Particle Physics
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Particle Physics

Brian R. Martin, Graham Shaw

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eBook - ePub

Particle Physics

Brian R. Martin, Graham Shaw

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About This Book

An accessible and carefully structured introduction to Particle Physics, including important coverage of the Higgs Boson and recent progress in neutrino physics.

  • Fourth edition of this successful title in the Manchester Physics series
  • Includes information on recent key discoveries including: An account of the discovery of exotic hadrons, byond the simple quark model;Expanded treatments of neutrino physics and CP violationin B -decays;An updated account of 'physics beyond thestandard model', including the interaction of particle physics withcosmology
  • Additional problems in allchapters, with solutions to selected problems available on the book's website
  • Advanced material appears in optional starred sections

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Information

Publisher
Wiley
Year
2016
ISBN
9781118912218

1
Some basic concepts

1.1 Introduction

Particle physics is the study of the fundamental constituents of matter and their interactions. However, which particles are regarded as fundamental has changed with time as physicists' knowledge has improved. Modern theory – called the standard model – attempts to explain all the phenomena of particle physics in terms of the properties and interactions of a small number of particles of four distinct types: two spin-1/2 families of fermions called leptons and quarks; one family of spin-1 bosons – called gauge bosons – which act as ‘force carriers’ in the theory; and a spin-0 particle, called the Higgs boson, which explains the origin of mass within the theory, since without it, leptons, quarks and gauge bosons would all be massless. All the particles of the standard model are assumed to be elementary: that is they are treated as point particles, without internal structure or excited states.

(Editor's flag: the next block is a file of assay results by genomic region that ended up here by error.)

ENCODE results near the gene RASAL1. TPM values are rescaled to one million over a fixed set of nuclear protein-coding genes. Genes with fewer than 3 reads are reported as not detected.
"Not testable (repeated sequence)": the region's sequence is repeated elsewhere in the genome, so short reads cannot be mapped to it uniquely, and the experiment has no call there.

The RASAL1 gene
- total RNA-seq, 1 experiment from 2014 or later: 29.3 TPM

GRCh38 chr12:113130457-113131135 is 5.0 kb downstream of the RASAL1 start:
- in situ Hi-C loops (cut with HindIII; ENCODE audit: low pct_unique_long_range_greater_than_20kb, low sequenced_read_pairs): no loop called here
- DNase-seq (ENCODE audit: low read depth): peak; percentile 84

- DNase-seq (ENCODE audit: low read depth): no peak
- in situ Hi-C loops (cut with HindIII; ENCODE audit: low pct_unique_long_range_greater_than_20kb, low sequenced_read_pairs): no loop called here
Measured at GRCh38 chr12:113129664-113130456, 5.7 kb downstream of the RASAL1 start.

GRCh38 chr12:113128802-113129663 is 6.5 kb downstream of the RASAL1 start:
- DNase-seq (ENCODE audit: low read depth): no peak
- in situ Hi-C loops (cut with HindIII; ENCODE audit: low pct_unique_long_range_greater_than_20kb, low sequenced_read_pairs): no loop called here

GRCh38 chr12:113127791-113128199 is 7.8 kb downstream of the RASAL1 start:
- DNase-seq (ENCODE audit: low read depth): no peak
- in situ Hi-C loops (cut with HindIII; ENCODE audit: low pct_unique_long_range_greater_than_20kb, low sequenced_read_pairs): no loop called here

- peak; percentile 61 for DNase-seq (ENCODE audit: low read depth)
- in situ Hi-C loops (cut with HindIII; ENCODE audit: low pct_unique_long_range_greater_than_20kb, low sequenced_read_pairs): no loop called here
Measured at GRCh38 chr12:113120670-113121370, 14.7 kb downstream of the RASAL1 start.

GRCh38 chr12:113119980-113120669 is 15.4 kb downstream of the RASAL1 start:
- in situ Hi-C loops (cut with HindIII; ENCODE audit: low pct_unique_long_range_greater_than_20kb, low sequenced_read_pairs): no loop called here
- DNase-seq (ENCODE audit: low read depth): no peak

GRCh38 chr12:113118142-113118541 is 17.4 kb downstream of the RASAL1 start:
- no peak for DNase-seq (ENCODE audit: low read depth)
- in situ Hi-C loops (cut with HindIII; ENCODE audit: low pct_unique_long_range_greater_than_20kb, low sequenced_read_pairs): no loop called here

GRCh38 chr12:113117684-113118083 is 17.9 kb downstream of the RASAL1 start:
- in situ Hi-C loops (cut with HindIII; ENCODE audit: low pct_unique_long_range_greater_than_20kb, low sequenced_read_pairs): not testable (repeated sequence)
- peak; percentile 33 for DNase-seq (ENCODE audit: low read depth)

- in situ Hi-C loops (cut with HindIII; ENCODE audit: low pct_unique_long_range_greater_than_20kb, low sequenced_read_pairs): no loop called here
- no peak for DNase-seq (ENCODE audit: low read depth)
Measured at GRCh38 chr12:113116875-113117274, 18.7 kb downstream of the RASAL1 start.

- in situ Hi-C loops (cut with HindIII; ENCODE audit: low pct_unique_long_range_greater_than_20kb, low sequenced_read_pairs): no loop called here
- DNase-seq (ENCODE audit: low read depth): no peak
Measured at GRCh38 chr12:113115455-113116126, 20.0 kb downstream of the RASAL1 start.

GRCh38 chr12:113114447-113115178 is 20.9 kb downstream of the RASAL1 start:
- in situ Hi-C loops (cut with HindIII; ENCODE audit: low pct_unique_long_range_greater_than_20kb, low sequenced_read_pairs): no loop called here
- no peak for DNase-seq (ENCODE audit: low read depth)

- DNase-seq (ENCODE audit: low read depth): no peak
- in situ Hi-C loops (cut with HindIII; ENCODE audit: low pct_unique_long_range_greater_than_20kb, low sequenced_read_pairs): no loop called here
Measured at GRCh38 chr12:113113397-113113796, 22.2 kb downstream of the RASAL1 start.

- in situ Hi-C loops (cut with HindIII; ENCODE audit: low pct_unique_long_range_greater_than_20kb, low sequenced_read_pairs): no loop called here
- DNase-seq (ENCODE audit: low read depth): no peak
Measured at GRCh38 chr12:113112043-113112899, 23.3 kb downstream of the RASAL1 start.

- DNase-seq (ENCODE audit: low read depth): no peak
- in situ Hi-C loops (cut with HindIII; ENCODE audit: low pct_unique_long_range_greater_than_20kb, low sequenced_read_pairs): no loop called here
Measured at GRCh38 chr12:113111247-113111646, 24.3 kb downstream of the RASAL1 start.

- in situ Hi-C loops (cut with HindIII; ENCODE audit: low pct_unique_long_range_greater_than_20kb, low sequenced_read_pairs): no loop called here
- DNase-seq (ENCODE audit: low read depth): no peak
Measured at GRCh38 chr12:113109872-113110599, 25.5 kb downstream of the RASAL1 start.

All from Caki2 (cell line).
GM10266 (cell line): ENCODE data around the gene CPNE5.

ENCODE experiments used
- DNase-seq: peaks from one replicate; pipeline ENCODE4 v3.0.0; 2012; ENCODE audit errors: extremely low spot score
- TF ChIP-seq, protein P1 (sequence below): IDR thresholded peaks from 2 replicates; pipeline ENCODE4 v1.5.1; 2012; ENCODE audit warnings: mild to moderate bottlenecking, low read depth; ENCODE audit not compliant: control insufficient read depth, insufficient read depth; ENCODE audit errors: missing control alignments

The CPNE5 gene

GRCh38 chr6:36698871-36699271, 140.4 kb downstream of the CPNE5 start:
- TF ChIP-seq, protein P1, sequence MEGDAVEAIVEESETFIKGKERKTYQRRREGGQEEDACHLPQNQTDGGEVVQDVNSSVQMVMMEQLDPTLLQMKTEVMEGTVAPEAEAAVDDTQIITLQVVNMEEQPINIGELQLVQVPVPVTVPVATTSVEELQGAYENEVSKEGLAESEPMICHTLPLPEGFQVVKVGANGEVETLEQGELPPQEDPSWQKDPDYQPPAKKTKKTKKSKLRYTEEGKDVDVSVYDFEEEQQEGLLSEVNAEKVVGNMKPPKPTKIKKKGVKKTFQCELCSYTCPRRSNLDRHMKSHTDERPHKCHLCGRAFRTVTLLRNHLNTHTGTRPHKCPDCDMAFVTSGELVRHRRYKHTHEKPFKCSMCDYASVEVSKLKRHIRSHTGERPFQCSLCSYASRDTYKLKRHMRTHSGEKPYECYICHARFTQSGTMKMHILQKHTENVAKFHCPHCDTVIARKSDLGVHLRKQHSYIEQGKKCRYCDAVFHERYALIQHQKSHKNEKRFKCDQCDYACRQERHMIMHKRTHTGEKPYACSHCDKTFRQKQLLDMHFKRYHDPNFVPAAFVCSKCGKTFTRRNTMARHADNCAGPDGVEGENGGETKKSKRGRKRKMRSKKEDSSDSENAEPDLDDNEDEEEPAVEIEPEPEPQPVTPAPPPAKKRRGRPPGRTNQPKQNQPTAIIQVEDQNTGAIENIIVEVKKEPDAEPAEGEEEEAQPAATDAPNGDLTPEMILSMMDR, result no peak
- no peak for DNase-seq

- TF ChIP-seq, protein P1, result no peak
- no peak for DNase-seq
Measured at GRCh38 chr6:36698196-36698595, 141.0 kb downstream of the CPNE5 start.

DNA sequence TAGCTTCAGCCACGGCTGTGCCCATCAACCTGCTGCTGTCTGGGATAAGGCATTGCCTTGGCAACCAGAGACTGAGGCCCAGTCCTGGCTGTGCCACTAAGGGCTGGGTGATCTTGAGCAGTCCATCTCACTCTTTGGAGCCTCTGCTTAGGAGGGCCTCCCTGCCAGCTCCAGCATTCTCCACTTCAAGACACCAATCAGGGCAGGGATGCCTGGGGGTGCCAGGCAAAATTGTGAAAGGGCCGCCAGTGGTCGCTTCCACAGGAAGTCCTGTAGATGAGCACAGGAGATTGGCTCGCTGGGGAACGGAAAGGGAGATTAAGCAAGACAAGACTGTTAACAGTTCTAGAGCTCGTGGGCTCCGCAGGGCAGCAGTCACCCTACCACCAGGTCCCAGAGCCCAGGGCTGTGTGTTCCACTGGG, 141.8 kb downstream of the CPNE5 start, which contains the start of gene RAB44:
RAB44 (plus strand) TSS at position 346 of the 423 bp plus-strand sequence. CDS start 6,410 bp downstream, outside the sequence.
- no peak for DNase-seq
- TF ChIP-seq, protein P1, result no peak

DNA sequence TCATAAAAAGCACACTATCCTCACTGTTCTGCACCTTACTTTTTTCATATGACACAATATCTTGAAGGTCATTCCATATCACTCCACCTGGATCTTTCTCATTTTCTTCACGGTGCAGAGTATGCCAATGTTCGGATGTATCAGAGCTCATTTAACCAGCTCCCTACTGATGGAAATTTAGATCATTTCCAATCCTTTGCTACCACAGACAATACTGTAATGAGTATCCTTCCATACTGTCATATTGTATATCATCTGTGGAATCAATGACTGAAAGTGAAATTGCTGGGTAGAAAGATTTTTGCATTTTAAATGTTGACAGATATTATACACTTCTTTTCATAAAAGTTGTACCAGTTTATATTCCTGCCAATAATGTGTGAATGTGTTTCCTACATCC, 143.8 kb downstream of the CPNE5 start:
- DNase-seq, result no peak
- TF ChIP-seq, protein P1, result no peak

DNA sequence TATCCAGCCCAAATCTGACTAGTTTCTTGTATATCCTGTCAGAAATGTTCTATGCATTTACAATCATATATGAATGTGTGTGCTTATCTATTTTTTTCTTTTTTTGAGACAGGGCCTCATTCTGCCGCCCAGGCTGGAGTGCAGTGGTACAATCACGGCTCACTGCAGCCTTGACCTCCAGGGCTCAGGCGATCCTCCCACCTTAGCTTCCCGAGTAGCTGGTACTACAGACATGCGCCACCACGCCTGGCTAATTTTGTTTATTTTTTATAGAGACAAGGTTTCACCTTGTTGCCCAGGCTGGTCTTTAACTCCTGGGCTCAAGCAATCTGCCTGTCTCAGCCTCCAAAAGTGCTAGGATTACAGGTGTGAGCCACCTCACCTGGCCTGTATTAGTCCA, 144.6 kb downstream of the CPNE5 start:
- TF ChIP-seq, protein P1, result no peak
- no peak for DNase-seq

The most familiar example of a lepton is the electron e (the superscript denotes the electric charge), which is bound in atoms by the electromagnetic interaction, one of the four fundamental forces of nature. A second well-known lepton is the electron neutrino νe, which is a light, neutral particle observed in the decay products of some unstable nuclei (the so-called β decays). The force responsible for the β decay of nuclei is called the weak interaction.
Another class of particles called hadrons is also observed in nature. Familiar examples are the neutron n and proton p (collectively called nucleons) and the three pions+, π, π0), where the superscripts again denote the electric charges. These are not elementary particles, but are made of quarks bound together by a third force of nature, the strong interaction. The theory is unusual in that the quarks themselves are not directly observable, only their bound states. Nevertheless, we shall see in later chapters that there is overwhelming evidence for the existence of quarks and we shall discuss the reason why they are unobservable as free particles. The strong interaction between quarks gives rise to the observed strong interaction between hadrons, such as the nuclear force that binds nucleons in nuclei. There is an analogy here with the fundamental electromagnetic interaction between el...

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